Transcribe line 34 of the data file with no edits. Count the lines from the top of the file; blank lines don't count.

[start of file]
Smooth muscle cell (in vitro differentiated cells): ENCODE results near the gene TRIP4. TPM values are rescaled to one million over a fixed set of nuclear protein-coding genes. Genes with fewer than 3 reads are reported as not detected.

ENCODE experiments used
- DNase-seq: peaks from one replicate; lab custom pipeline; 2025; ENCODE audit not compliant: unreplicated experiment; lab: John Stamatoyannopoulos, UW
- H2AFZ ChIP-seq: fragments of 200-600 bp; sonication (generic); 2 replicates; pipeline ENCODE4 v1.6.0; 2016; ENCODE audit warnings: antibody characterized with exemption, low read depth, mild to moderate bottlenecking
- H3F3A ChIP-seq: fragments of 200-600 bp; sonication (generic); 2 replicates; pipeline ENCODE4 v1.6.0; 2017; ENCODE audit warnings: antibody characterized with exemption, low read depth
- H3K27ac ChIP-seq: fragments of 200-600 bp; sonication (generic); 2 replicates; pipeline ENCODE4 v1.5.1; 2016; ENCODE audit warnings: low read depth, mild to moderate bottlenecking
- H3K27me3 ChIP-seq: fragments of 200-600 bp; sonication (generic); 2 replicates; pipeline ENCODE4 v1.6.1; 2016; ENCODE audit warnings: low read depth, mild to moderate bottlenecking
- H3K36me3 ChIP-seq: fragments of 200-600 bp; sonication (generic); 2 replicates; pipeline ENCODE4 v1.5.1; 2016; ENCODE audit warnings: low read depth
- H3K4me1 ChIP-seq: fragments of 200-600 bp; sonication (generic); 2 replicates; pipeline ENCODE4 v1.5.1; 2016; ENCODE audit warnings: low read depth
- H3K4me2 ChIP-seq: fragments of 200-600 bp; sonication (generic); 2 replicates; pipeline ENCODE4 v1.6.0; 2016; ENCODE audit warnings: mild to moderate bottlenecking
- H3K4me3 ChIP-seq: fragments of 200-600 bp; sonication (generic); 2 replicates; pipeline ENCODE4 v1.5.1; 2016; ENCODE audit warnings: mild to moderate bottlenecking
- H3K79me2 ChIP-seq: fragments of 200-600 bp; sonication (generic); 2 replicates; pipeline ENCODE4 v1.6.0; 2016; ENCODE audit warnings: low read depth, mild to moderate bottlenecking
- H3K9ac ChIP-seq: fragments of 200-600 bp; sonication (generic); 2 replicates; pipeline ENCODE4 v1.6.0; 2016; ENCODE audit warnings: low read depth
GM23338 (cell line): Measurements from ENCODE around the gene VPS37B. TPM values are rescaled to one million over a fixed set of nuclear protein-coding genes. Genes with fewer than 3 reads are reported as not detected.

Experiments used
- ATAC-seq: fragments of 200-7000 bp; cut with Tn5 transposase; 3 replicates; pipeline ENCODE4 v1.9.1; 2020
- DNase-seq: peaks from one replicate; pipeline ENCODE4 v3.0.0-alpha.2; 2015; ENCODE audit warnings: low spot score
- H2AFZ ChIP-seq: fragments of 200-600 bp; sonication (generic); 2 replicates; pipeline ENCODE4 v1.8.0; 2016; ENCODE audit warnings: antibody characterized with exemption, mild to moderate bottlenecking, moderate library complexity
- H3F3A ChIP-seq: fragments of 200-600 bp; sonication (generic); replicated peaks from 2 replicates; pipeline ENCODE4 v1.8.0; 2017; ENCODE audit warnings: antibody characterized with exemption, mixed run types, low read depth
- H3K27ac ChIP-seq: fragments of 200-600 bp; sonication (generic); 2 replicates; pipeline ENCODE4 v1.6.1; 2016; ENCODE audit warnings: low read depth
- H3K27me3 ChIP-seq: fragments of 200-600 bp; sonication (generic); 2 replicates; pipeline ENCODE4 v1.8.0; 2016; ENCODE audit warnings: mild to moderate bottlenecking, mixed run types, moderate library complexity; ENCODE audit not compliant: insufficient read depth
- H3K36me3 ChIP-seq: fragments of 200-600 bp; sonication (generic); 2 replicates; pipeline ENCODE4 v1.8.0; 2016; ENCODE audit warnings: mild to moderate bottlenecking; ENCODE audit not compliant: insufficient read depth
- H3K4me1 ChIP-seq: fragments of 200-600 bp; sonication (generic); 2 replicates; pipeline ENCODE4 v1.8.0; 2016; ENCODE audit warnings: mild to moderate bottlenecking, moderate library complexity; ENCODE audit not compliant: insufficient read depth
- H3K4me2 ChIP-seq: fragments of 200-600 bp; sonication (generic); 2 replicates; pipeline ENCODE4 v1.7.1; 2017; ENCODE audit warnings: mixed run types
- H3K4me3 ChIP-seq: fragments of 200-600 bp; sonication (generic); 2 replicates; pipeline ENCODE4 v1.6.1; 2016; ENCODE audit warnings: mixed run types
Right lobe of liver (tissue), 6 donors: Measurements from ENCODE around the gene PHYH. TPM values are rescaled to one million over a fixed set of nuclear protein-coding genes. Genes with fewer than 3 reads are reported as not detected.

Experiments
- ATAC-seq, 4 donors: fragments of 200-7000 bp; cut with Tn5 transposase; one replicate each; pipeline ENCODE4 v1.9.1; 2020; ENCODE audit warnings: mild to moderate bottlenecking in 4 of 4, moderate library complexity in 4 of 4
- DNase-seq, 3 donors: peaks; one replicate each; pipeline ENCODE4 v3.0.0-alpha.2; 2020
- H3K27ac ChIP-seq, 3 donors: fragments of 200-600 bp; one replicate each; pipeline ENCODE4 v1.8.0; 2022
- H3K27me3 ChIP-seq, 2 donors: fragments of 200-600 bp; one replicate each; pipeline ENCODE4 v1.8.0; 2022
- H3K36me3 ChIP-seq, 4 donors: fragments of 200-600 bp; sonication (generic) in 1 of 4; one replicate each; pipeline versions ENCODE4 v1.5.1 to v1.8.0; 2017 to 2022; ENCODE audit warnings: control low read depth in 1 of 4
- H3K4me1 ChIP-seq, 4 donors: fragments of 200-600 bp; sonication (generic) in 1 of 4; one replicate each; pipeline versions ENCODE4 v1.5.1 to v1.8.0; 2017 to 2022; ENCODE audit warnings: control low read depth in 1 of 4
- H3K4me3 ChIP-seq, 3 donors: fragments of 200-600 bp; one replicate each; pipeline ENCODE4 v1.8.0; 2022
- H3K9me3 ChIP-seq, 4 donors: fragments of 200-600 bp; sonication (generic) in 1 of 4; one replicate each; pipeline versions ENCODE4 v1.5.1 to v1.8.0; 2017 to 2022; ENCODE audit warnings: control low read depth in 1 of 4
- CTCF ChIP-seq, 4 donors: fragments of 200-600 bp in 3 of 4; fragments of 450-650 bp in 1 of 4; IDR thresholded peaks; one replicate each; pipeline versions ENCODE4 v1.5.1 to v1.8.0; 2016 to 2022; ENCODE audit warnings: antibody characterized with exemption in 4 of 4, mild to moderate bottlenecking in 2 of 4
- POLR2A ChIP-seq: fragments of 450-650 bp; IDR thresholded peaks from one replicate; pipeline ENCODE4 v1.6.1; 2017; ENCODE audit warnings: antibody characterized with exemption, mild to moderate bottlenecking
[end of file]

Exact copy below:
- H3K4me3 ChIP-seq, 3 donors: fragments of 200-600 bp; one replicate each; pipeline ENCODE4 v1.8.0; 2022